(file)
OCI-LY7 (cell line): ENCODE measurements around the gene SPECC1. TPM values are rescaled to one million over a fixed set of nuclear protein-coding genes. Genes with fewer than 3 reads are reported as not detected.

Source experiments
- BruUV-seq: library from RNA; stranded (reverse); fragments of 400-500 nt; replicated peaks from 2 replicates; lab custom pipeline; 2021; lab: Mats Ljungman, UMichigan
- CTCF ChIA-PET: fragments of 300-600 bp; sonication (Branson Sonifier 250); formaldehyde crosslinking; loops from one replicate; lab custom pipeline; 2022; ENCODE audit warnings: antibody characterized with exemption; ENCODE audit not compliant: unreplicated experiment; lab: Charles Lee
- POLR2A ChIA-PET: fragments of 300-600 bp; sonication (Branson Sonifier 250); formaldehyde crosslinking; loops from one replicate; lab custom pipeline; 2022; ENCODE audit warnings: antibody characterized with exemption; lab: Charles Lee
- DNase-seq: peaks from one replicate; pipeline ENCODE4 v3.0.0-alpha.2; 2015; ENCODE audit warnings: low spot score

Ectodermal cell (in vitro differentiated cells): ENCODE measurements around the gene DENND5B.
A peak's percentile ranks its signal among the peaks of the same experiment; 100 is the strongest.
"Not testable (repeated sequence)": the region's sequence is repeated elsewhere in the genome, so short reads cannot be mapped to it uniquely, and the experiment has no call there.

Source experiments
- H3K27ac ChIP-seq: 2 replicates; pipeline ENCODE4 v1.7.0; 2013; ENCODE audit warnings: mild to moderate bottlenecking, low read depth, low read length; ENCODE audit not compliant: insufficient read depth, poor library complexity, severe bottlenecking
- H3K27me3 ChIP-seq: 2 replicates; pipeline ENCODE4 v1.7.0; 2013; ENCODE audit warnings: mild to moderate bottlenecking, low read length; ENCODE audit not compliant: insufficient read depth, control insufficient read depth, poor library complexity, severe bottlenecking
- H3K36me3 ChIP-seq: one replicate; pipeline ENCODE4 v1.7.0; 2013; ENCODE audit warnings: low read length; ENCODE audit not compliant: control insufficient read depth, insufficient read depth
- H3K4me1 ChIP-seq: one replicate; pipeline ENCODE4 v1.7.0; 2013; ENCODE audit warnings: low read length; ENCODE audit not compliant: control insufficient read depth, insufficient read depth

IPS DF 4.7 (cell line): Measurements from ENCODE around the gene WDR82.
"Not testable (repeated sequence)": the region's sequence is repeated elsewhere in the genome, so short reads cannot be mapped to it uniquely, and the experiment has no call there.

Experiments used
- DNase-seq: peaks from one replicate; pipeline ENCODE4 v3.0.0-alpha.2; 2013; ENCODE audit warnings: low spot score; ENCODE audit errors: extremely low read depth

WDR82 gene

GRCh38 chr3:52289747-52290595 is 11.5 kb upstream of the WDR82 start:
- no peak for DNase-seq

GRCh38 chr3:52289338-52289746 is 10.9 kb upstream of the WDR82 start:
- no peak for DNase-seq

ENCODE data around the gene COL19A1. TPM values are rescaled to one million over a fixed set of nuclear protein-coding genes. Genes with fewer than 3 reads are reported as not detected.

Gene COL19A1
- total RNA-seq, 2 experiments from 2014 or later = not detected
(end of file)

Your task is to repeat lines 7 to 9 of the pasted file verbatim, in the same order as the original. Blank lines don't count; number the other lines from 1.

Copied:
Ectodermal cell (in vitro differentiated cells): ENCODE measurements around the gene DENND5B.
A peak's percentile ranks its signal among the peaks of the same experiment; 100 is the strongest.
"Not testable (repeated sequence)": the region's sequence is repeated elsewhere in the genome, so short reads cannot be mapped to it uniquely, and the experiment has no call there.